Annonomous Facebook user says:

Are we wanna-be 007's?

I think the answer is simple: be you.

Why in the world would one be scared to be themselves in any situation? I know…fear of social rejection, insecurity. But perhaps these sites like Facebook really make us realize that who we are is unavoidable. And even if we say stuff like in the about me: “1st of all, I LOVE GOD! 2nd of all, I love beer” and put an obnoxious list of every band our friends have mentioned to us under our “music” it is irrelevant to how we live.

DaveW (user link) says:

When social networks collide

The ability to show different profiles when different friends visit would be very powerful. You could show a professional, LinkedIn-like profile when bosses, colleagues and clients visit, a Facebook-like profile for friends and family, a MySpace-like profile for fans and acquaintances. And so-on.

[sing along now…] Your Jobster profile’s connected to your StumbleUpon profile, your StumbleUpon profile’s connected to your Flickr profile, your Flickr profile’s connected to your Digg profile…

toby (profile) says:

the network effect is wrong

This is a very serious issue that is underestimated by all those who are new to social networks. The network effect argues that as the network grows, so does its utility. But with social networks, this utility hits a wall and asymptotes to the floor after growth hits a certain point. In short, the network effect is wrong.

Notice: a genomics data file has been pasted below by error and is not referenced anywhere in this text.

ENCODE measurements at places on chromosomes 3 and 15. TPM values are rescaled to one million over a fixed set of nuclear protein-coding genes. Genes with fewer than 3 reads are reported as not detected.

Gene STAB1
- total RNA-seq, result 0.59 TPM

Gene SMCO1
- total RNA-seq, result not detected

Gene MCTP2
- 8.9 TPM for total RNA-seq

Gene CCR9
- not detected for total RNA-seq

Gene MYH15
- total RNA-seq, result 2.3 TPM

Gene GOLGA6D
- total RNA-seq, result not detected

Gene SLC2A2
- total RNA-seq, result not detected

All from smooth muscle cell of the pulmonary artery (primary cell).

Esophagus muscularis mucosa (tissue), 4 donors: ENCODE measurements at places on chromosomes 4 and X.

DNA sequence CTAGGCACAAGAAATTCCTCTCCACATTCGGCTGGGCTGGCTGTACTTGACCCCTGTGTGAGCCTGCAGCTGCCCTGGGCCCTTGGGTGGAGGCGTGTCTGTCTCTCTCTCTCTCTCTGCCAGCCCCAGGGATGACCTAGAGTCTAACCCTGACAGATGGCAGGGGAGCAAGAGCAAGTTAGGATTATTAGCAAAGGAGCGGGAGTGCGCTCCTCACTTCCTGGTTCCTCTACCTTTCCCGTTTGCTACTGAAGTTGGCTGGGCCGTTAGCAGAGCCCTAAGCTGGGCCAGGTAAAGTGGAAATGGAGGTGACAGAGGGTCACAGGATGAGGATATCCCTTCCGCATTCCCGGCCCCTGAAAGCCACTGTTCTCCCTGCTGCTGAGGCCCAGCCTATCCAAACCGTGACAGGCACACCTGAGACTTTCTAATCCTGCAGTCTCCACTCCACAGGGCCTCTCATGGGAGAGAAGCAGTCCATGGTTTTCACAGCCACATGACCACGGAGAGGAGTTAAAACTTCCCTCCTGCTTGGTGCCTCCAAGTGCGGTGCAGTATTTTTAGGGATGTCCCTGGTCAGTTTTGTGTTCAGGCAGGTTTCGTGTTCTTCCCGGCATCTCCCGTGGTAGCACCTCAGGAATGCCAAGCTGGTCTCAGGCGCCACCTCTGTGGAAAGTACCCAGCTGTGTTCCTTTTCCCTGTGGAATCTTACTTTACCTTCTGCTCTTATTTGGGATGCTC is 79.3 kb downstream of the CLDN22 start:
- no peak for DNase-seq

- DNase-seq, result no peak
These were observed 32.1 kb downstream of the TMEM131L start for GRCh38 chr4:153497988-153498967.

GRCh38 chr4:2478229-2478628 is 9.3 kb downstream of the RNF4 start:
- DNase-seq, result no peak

I started using facebook in May 04. Back then, it was great and became even better as more of my college friends came on board. Within a couple years there were parents, professors, bosses, younger siblings and distant friends who I didn’t want seeing my content. This drastically cut the utility of the site. No more sharing personal info. No more sharing phone numbers, correct email addresses, or anything that might actually be useful. Most of my friends replaced their revealing profiles with generic boilerplate and stopped visiting the site.

Here’s what I think will happen: Facebook will become more like a directory: Lots of us will be infrequent users who share very little information but use the site to facilitate point-to-point contact. In its place will rise a bunch of subject/demographic/psychographic-specific walled gardens where we can all feel comfortable sharing info with a select group of people.

Charles says:

Doesn’t FB already do this with their privacy options? You can select how much you want to share with everyone and then allow more access to information with your friends. You can even set it down to the person if you are really paranoid. For myself i have a white list and my public profile fairly limited on what you can find on me or my friends.

Xyro TR1 (profile) says:

Connections and Collisions - Why Facebook Isn't fo

I don’t use social networking sites, and that is one of the reasons why. I have a “real life”, and two seperate online identities, neither of which are associated with the other. My “real life” friends know of whatever online identities I tell them, and no more. You can’t even use Google to find one of ’em. One of my identities online is closely related to my “real life”, and those two collide. The other has literally, no association with my other identity, and almost no association with my “real life”. If I used a social networking website, I fear I would lose that separation.